How to Safely Text and Drive
It is well established that texting while driving is a dangerous activity because it takes the driver’s attention away from the road, and has resulted in numerous motor vehicle accidents. In 2010, cell phone use accounted for 1,100 crashes in Indiana, four of which resulted in fatalities. Forty-one states have passed laws banning texting while driving, including Indiana. Six other states have limiting laws with emphasis towards prohibiting new drivers from texting while driving. Three states—namely Arizona, Montana, and South Carolina—have no laws banning texting while driving, although several municipalities within those states have issued local bans against it.
As of July 1, 2011, Indiana made it illegal to text while driving. In particular, it is illegal to type, send, or read a text while operating a moving motor vehicle unless the electronic device is used with hands free or voice operated technology. See Ind. Code 9-21-8-59. Violation of this law is a Class C infraction, with penalties of up to $500. While enforcement of the law has been difficult because police officers are not always able to catch people in the act of texting, it remains an important safety law.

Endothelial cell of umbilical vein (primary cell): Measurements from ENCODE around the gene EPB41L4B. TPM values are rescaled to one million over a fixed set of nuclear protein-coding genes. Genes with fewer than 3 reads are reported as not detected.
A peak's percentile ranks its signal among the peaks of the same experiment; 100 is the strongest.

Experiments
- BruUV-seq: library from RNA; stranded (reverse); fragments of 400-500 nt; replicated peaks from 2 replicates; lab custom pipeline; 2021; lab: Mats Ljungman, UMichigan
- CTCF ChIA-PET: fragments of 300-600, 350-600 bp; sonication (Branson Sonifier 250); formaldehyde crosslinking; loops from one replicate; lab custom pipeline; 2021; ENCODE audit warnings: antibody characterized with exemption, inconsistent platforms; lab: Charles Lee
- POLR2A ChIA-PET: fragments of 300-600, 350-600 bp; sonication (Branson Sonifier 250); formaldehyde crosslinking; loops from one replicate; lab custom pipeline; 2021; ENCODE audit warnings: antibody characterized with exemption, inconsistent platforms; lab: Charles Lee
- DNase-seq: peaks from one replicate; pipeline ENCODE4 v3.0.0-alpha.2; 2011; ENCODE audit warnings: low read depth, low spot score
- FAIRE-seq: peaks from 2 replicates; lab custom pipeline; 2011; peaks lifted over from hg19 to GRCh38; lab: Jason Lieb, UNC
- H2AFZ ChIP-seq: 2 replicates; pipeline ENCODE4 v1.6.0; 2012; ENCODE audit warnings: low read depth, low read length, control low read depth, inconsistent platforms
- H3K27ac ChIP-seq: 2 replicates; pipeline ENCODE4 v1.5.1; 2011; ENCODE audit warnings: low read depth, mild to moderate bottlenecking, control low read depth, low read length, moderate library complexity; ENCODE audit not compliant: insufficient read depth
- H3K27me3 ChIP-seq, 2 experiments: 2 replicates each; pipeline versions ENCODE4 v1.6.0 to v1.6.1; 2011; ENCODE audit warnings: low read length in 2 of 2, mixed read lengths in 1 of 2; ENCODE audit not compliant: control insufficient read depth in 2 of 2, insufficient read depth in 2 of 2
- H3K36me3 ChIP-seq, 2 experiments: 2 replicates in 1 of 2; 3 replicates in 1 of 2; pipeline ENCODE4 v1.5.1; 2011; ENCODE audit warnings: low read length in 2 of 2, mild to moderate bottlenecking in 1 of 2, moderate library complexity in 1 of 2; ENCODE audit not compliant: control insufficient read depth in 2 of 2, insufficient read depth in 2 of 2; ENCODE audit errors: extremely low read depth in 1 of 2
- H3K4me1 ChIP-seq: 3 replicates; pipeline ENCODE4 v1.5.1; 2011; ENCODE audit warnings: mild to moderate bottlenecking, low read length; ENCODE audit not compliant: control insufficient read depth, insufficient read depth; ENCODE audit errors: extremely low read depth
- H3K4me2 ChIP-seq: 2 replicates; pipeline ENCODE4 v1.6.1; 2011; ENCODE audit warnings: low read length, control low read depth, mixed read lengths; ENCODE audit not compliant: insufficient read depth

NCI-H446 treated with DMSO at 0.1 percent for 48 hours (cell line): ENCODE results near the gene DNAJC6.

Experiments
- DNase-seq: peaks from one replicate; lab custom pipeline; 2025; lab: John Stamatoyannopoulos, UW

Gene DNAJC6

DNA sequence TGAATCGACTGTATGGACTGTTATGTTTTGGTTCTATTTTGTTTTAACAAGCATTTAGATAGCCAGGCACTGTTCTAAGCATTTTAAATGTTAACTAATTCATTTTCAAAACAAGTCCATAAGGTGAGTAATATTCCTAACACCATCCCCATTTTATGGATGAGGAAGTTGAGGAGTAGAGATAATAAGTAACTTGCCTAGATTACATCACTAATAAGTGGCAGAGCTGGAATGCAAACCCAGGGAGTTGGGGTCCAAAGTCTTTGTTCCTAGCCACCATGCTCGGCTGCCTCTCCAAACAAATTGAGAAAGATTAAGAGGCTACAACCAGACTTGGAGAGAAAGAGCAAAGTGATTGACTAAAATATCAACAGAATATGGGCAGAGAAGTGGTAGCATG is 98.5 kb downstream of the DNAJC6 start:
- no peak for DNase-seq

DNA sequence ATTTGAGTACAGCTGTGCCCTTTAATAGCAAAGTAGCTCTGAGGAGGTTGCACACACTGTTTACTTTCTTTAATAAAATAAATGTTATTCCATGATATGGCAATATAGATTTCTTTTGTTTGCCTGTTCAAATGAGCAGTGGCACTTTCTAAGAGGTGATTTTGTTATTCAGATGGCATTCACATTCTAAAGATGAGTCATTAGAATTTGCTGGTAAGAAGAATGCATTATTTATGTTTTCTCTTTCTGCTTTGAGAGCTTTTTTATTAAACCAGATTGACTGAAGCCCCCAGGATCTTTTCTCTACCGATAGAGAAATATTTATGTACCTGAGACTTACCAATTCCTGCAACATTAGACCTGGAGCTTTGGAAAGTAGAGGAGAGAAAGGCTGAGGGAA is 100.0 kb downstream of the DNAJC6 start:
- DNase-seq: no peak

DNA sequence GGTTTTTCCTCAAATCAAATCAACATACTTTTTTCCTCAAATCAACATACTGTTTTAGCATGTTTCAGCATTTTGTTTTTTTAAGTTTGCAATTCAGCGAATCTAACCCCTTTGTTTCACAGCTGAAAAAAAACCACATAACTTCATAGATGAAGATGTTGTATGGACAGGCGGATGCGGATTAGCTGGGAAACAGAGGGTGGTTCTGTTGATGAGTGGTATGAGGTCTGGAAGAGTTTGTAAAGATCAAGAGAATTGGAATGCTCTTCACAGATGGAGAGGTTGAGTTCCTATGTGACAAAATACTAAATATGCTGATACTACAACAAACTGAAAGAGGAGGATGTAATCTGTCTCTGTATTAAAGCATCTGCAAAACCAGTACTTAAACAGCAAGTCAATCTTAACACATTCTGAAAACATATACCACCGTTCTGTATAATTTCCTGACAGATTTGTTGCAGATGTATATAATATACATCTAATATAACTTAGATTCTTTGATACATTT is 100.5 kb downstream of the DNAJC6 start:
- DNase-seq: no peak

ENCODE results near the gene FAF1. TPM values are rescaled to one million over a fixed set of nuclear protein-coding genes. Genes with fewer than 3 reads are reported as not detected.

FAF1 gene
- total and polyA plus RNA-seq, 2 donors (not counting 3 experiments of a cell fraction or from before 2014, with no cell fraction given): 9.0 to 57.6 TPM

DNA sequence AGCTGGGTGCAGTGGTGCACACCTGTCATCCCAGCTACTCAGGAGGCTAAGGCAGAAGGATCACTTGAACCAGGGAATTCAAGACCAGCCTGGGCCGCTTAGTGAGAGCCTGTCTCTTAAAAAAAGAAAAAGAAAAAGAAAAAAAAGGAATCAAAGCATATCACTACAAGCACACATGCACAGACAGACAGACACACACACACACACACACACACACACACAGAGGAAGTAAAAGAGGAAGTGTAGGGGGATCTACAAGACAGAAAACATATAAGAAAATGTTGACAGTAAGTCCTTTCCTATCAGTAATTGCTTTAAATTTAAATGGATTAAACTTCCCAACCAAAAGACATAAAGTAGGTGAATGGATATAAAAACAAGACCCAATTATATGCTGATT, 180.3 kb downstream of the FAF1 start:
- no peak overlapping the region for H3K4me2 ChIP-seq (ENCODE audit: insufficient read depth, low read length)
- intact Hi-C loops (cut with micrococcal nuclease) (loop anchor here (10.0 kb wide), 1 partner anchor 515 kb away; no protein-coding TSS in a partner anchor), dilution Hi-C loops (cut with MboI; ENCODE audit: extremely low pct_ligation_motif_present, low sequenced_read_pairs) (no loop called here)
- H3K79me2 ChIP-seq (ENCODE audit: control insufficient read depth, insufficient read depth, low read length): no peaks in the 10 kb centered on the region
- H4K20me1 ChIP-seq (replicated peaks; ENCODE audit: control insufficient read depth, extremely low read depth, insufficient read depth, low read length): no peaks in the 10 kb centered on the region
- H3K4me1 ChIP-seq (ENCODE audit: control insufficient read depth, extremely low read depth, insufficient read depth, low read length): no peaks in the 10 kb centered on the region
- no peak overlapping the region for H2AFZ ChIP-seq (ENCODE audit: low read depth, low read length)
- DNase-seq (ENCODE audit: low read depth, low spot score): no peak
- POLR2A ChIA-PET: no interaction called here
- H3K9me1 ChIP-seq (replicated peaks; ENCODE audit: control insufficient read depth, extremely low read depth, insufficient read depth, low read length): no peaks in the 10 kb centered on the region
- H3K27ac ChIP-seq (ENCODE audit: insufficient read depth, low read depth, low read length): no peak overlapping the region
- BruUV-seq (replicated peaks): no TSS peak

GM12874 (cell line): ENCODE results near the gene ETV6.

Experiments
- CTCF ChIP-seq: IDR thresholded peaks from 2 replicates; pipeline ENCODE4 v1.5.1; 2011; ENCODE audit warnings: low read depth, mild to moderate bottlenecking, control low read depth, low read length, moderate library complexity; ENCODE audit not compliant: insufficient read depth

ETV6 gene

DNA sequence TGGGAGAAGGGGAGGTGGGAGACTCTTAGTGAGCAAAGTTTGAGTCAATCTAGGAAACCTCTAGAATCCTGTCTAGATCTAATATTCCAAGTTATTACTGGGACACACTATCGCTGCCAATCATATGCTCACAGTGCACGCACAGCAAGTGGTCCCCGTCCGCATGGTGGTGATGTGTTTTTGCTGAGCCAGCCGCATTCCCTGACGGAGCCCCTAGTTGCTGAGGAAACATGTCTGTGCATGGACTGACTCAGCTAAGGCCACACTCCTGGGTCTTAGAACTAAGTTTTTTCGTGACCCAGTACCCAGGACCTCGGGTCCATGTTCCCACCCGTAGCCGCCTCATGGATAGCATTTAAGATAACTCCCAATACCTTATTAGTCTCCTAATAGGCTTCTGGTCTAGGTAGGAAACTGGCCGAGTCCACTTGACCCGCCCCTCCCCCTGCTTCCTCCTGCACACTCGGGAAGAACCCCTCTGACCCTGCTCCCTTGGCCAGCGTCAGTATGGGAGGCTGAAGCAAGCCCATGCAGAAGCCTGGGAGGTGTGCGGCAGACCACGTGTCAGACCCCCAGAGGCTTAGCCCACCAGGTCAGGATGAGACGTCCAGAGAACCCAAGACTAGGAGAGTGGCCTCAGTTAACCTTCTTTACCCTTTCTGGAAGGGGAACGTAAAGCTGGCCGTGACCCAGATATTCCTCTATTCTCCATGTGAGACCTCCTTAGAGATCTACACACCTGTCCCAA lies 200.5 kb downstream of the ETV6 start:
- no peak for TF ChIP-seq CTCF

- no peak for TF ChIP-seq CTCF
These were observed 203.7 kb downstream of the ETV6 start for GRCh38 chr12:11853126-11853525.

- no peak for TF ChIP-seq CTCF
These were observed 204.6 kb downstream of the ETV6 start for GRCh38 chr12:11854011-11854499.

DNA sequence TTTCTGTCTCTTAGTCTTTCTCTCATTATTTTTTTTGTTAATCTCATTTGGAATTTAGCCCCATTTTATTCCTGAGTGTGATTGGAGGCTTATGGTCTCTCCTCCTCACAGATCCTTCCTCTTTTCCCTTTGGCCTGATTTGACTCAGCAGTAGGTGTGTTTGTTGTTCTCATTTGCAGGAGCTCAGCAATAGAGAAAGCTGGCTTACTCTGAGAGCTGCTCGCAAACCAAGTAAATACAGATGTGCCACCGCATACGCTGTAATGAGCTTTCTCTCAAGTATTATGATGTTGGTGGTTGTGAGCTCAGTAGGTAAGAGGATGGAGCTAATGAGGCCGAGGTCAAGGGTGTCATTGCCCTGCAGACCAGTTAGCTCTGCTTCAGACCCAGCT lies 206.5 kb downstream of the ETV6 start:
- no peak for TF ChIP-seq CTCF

Additionally, employers are increasingly developing strict cellphone use policies for their employees who drive as part of their job to prevent accidents, particularly when employees are using corporate cell phones. For example, Safeway Foods, which has one of the largest fleet of trucks, has a ban on the use of cell phones while driving. As a result, the company reports having a very low number of injuries and frequencies of accidents. For many employers, it is beneficial to have a corporate cell phone use and texting policy in place with additional training programs to familiarize employees with the policies.
So, how can you safety text and drive? You can’t.